Psycho, Psycho, Psycho
Aug 13 2013
Image by Courtney Nicholas
What’s in an adaptation? What’s in a remake? How does the transference of material from life into art differ from the transference of material from one piece of art into another? And what about the approach? Meaning, when we take from life, do we do it as a documentary (nonfiction), a feature film (fiction), or as reality television (depressing)? And when we do a remake, what are we remaking? The story, the characters, the structure, the way it was shot, the way it was written?
The story of Psycho began with Ed Gein, a real dude who lived in Wisconsin in the 50s. Gein was a sick bastard who liked going to the cemetery and digging up recently interred bodies of women whom he thought looked like his mother. (Gein must have been doing a ton of digging, especially considering he was all by himself! I had to dig a grave once in a recent adaptation of As I Lay Dying, and that shit ain’t easy.) He made furniture out of their body parts—lamps out of their skin, bedposts out of their skulls. He seemed to be into collecting the parts as much as he was into the actual killing. You can see a list of flesh bits that were found in his house on Wikipedia. It was stuff like vaginas in shoeboxes and heads in bags.
This true story of Ed Gein was then turned into Psycho, a novel by Robert Bloch. And that novel inspired Hitchcock’s film, which led to a series of schlocky sequels. (One of those sequels was Psycho III, which was directed by Anthony Perkins, the actor who played Norman Bates in Hitchcock’s Psycho. I guess Anthony’s career got sucked into that storied motel, after all.) Gein’s penchant for masks of human skin must have also inspired Leatherface of The Texas Chainsaw Massacre in the late 70s. Then in the late 90s, Gus Van Sant made a shot-for-shot remake of the Hitchcock original—something he was skewered for. And now there is the series called The Bates Motel, which is a Twin Peaks-type take on Mother Bates and her child, before Ed killed her and stuffed her body. All of these incarnations make you wonder, what is still vital about this thing called Psycho and what is it that keeps us returning to the story of Ed Gein?
Another work that was inspired by Gein that Wiki isn’t aware of is Cormac McCarthy’s third book, Child of God, which is about a loner named Lester Ballard who progresses from peeping tom, to necrophiliac, to murderer. It’s fascinating to see how Bloch used the Gein source to make a thriller and McCarthy used it for a dark character study. I was fortunate enough to adapt this novel into a movie, which will premiere at the Venice Film Festival at the end of this month. I said to McCarthy that I would probably be asked why I chose such a subject for a film, so I asked him why he chose such a subject for a book. He said, “I don’t know James, probably some stupid reason.” Then when I asked him about the deeper theme of extreme loneliness, and the inability of the character to fit into civilized society, he said, with a John Ford level of dissembling (Ford was famous for not talking about his work, see Peter Bogdanovich’s film on him): “Yup, there are people like that in our world.” Yes, indeed.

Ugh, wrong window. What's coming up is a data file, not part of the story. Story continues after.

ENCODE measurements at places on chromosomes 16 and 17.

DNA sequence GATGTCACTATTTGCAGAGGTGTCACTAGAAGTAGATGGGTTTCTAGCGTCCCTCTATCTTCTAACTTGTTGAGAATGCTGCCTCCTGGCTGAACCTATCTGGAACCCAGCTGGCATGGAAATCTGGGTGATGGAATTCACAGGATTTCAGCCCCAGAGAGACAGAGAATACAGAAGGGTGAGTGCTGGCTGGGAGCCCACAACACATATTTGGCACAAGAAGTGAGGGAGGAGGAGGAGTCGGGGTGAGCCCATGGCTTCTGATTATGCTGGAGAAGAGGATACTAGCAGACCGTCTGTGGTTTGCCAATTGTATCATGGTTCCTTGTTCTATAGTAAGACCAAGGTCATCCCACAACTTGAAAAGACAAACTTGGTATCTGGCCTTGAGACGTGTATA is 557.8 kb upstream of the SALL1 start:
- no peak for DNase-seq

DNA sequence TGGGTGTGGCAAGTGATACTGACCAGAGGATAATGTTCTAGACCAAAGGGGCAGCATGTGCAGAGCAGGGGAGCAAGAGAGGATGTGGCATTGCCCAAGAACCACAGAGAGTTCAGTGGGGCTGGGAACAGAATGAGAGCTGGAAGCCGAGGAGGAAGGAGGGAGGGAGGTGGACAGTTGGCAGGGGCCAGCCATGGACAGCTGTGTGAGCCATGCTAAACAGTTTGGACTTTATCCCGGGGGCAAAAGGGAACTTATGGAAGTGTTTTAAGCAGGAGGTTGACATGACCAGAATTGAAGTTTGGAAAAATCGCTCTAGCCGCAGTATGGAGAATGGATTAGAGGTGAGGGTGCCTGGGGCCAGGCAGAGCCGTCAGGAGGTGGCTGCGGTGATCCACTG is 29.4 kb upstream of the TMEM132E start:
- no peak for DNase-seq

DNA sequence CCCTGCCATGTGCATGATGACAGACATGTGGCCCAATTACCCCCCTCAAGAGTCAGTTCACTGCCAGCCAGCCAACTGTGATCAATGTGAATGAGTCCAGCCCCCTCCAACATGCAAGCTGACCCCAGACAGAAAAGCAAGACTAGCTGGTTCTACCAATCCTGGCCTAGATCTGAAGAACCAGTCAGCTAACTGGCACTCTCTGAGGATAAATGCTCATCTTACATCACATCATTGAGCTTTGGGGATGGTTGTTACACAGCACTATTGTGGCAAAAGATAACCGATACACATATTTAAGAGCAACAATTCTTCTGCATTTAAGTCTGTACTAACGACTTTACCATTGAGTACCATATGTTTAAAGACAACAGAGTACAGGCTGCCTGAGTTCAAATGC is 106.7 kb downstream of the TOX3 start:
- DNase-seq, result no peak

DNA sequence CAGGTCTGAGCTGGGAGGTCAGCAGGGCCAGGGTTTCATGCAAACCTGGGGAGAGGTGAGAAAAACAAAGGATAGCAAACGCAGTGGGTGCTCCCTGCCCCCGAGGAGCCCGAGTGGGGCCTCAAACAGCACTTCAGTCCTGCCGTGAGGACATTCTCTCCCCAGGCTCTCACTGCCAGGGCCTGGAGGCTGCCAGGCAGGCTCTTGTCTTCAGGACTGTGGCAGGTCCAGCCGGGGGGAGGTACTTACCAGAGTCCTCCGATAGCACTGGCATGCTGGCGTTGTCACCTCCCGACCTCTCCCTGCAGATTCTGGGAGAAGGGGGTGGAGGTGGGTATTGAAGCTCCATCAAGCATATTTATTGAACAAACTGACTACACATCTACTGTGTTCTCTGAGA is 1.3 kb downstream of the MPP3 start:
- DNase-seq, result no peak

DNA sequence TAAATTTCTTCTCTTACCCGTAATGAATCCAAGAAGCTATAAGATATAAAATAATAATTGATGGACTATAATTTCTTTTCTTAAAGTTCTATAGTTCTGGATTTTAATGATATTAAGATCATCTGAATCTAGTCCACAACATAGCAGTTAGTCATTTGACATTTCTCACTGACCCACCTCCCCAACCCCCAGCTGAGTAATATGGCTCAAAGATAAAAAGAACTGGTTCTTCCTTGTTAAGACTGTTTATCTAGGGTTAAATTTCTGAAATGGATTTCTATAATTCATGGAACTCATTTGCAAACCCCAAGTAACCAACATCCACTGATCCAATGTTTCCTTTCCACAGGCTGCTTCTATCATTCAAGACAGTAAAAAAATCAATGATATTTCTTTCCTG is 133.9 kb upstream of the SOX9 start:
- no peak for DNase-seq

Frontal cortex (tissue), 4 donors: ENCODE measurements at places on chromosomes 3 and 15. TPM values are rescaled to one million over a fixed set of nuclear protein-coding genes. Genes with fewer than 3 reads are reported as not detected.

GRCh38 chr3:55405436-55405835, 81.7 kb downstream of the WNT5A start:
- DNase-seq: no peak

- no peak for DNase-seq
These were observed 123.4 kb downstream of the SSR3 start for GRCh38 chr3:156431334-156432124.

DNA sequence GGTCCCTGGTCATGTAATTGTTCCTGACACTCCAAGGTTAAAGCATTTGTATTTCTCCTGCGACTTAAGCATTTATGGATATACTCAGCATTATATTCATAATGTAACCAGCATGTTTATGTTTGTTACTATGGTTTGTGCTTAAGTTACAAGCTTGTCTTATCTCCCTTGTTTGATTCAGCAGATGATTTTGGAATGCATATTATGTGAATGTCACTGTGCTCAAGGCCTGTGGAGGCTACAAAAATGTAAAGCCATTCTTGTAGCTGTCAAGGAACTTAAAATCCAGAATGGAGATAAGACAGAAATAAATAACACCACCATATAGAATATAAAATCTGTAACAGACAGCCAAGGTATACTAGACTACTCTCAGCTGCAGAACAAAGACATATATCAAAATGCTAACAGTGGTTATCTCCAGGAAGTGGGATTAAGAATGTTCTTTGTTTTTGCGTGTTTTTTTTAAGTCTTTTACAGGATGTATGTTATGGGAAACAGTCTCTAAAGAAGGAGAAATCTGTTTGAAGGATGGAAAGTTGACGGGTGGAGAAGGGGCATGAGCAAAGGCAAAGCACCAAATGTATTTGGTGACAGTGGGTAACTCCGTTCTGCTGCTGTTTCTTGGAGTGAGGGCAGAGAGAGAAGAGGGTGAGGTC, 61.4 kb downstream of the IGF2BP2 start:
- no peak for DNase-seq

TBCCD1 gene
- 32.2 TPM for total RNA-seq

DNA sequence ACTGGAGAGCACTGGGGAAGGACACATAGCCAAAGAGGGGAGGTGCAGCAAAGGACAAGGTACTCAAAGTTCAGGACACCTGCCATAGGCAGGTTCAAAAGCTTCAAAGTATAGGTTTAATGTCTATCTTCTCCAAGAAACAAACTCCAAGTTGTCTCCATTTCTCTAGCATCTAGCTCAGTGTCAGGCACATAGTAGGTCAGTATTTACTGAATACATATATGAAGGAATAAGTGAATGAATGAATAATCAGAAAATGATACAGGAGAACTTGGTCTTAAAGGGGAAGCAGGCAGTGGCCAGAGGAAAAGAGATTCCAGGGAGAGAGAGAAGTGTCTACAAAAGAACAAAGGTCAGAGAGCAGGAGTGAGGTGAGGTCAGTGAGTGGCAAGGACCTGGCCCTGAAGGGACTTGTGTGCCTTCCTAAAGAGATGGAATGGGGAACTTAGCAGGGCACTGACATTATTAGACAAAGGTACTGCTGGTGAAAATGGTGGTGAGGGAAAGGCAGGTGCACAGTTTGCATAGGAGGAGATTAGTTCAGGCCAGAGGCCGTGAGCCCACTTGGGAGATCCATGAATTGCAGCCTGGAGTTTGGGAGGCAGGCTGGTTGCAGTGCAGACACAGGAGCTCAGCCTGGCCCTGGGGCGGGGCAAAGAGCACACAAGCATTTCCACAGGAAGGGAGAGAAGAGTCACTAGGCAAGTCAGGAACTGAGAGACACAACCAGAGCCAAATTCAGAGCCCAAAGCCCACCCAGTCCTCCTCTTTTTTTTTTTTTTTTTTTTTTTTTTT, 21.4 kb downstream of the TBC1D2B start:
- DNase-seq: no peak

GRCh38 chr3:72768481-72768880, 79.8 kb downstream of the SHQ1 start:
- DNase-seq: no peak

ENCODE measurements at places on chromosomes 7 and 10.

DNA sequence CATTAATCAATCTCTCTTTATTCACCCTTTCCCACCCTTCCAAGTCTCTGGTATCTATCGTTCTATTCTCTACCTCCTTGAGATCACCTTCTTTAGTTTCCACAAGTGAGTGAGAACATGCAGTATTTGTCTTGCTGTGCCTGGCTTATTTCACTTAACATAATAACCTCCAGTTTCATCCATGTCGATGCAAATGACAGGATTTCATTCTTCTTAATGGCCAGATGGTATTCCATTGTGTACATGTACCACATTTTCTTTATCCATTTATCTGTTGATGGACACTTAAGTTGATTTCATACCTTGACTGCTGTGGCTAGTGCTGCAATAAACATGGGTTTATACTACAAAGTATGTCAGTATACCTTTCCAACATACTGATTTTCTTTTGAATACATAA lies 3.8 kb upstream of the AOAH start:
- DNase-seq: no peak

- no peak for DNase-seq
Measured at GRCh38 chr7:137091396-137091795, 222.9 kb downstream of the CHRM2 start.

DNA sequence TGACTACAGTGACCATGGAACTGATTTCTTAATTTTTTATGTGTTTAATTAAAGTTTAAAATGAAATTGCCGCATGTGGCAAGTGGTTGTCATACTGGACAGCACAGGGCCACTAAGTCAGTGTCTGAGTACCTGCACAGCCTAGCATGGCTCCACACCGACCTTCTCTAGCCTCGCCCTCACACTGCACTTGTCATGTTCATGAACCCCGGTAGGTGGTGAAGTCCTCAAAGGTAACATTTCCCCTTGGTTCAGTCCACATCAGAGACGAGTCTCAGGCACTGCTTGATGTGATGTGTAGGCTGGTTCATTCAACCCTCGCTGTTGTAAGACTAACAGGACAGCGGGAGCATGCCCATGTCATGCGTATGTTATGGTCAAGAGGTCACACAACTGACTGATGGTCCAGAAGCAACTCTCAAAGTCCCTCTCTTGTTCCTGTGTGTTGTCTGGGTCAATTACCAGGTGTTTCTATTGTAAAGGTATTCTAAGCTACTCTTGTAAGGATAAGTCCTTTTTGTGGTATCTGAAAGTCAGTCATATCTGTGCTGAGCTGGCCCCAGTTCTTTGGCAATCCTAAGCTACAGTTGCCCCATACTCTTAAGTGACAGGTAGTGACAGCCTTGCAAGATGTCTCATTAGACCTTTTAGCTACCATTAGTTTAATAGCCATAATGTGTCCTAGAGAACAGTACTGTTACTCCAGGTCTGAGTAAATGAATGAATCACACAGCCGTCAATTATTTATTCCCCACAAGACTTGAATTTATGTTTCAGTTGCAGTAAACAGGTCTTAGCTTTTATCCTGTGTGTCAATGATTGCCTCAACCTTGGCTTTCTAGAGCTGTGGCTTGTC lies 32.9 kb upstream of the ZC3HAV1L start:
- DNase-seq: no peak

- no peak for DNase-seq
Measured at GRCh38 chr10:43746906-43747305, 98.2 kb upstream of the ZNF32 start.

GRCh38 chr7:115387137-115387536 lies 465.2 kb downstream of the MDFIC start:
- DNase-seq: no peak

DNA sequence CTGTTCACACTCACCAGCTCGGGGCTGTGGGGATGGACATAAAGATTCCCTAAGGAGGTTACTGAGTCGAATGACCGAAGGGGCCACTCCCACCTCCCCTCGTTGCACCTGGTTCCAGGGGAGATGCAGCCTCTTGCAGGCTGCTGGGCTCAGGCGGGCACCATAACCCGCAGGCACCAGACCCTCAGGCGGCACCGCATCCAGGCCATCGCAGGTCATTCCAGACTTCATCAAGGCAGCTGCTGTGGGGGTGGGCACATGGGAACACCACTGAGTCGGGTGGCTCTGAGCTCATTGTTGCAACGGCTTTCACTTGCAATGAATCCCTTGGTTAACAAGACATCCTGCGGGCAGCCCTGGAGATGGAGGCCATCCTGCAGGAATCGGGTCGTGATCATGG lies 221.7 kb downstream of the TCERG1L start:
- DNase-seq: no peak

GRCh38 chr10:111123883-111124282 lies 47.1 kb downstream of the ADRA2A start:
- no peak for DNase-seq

In 1993, the great Scottish artist Douglas Gordon, one of the YBAs, exhibited his piece, 24 Hour Psycho, in which he slowed down Hitchcock’s film to about two and a half frames per-second in order to make it last 24 hours. There is a ton to be said about this piece. To me, it is about going “psycho” on the film form. We are made to watch something that is part of our collective consciousness. Who isn’t aware of Psycho? Even if you haven’t seen it, you know the music, the shower scene, etc… But Gordon’s work subverts that familiarity in such an unusual way that he forces you to start thinking about different aspects of the film. It becomes an object. You look at the shots like film stills. You lose the story and start to become aware of the actors behind characters. Almost 20 years later, the great Don Delilo featured Gordon’s piece in his book, Point Omega. Incidentally, I put the two of them together so that Delillo could have permission to write about the work. Then Douglas went on to acquire the rights to adapt that book into a film, in which he wants me to star. He’s been talking about it for a while. Let’s do it Douglas!